When Help Is Needed: Choosing A Therapist

By Fr. Bogdan Djurjulov

Relationships are powerful for many reasons. From them we can derive strength, confidence and security. Relationships can be agents of healing and can come from family, friends, your pastor or a professionally trained counselor.

St. Paul, in his relationship to God clearly expresses a deep sense of confidence and security by saying “I can do all things in him who strengthens me” (Phil. 4:13). We know that God is always with us and often we converse with Him in the privacy of our own hearts. We know, too, that God is among us in His identification with others; that God works through other people and healing is a corporate experience and involves, me, others and God. It’s not something I have to tackle alone. Perhaps there have been times when you have thought or said what St. Paul has said “I do not understand my own actions. For I do not do what I want, but I do the very thing I hate” (Romans 7:15). It is usually at times like these that our prayer life gets more active and the answer comes to us - talk to someone. There are times in our lives when we need someone who can be really objective with us. Asking for help is not always easy. Sometimes we need outside counsel to help us see what we can’t see alone.


It’s no secret that even Christians at times need a little more help than a good friend-to-friend talk can provide. For whatever reason an outside objective view may be necessary to help us sort things out. Perhaps you’ve considered a therapist or counselor to help you sort things out - maybe it was suggested to you by your doctor, family, friend or pastor. Any variety of things can trigger the need to seek help. Seeking help does not make us weak. On the contrary, admitting we need help is a big step towards finding resolution to the situation. We may not like the reality we see, but paradoxically it won’t change without moving in the direction of confronting it. The power to change is in the acceptance of the reality - like it or not; it’s there. It’s like needing to fix a flat tire before you can move on. If not fixed, it makes other things worse too.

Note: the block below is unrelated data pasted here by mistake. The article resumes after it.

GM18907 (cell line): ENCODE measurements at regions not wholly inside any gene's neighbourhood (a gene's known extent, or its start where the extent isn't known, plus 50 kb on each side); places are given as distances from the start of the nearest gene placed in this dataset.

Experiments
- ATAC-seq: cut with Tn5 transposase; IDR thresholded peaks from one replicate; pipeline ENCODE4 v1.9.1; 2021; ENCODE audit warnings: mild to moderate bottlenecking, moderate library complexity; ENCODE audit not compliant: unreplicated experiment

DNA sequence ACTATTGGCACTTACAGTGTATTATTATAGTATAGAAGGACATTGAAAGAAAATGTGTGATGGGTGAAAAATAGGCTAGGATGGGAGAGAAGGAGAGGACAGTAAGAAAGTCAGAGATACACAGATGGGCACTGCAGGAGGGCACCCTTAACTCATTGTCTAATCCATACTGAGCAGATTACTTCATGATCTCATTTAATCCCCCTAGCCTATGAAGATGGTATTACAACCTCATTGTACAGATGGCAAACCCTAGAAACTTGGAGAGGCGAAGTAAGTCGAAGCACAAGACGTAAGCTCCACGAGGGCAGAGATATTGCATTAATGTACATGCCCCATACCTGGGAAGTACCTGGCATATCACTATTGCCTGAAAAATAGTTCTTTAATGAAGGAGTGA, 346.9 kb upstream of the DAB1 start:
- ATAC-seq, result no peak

Choosing a therapist can be a confusing ordeal. There are many kinds of psychotherapists and counselors to choose from. There are psychiatrists who are medically trained doctors with special training in psychiatry, and psychologists who usually have a Ph.D. in psychology. Psychiatrists can prescribe medication, psychologists can’t. There are social workers who hold the Master of Social Work degree (MSW) as well as social workers who are certified and are designated as CSW’s and those who belong to the Academy of Certified Social Workers, the ACSW’s. You will also find many therapists who specialize and address certain types of issues like marriage, family, addictions, sex, adolescent issues, hypnosis, neurolinguistic programming, etc. Often these counselors will hold at least (but not always) a master’s degree in their respective fields and frequently have a doctorate. Each of these people often have special certification in their field of expertise. An alcoholism counselor may have the title of Certified Alcoholism Counselor or C.A.C. These certifications speak to a counselor’s competence as well as having been examined by a regulating body of professionals. Of particular interest here is the Pastoral Counseling field. Pastoral counseling is a form of counseling, but with a specific focus as the title implies. Like the others, it is done in a one to one relationship or in group form and is a ministry that assists pastors and their families in working through problems in relationship to self, others and to God. It has a theological focus which sets it apart from traditional secular psychotherapy.

The average therapy session lasts anywhere from forty-five to fifty minutes and the fees can range from $25 to even $120 and more per session. Psychiatrists generally charge the most. Many clinics and private practice charges are covered by insurance companies (ask to be sure). Most county mental health agencies, pastoral counseling centers and some therapists offer a sliding fee scale for counseling based on earnings and ability to pay. Some centers use intern trainees who are clinically supervised to lead counseling sessions, but are not fully credentialed or licensed yet.